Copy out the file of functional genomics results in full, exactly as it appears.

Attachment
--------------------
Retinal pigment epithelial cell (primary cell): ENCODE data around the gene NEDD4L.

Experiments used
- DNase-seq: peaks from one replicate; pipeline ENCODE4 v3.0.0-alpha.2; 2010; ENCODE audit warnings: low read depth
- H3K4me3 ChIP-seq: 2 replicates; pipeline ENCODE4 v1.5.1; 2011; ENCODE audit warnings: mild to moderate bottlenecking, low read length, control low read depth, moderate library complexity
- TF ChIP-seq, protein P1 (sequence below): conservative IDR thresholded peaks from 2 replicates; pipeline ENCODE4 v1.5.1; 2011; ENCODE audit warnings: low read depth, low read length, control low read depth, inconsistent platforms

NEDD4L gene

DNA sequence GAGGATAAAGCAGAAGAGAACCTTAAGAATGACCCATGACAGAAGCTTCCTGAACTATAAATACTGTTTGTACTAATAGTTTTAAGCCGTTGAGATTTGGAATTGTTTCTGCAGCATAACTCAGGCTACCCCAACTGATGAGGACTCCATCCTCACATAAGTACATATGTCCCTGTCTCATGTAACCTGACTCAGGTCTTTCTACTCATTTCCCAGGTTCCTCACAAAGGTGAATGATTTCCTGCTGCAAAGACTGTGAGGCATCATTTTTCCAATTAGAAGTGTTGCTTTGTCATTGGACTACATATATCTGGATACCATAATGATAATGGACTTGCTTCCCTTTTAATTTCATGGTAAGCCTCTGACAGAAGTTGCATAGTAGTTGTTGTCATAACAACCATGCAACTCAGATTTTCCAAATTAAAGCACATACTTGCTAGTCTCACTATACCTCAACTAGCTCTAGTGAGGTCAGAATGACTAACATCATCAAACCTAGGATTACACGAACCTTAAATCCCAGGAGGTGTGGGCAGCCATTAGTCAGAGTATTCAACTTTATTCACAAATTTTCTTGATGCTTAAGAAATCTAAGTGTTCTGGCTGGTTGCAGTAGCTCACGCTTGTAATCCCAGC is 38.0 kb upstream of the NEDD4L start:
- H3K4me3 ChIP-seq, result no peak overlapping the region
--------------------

Retinal pigment epithelial cell (primary cell): ENCODE data around the gene NEDD4L.

Experiments used
- DNase-seq: peaks from one replicate; pipeline ENCODE4 v3.0.0-alpha.2; 2010; ENCODE audit warnings: low read depth
- H3K4me3 ChIP-seq: 2 replicates; pipeline ENCODE4 v1.5.1; 2011; ENCODE audit warnings: mild to moderate bottlenecking, low read length, control low read depth, moderate library complexity
- TF ChIP-seq, protein P1 (sequence below): conservative IDR thresholded peaks from 2 replicates; pipeline ENCODE4 v1.5.1; 2011; ENCODE audit warnings: low read depth, low read length, control low read depth, inconsistent platforms

NEDD4L gene

DNA sequence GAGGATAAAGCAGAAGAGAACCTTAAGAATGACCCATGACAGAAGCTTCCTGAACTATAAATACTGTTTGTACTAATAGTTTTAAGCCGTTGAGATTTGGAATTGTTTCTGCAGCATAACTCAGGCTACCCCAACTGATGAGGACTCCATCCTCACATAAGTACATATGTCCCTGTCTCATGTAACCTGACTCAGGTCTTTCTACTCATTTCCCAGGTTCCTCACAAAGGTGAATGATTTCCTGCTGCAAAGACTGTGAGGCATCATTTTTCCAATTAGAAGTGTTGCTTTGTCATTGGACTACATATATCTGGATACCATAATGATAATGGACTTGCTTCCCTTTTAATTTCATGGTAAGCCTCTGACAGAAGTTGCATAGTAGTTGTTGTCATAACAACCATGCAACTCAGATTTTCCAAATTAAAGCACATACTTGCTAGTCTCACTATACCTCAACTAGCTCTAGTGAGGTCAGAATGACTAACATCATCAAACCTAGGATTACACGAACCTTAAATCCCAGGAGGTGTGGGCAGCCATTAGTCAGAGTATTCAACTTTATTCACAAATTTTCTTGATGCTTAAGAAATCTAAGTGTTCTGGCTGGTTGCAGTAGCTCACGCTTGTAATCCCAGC is 38.0 kb upstream of the NEDD4L start:
- H3K4me3 ChIP-seq, result no peak overlapping the region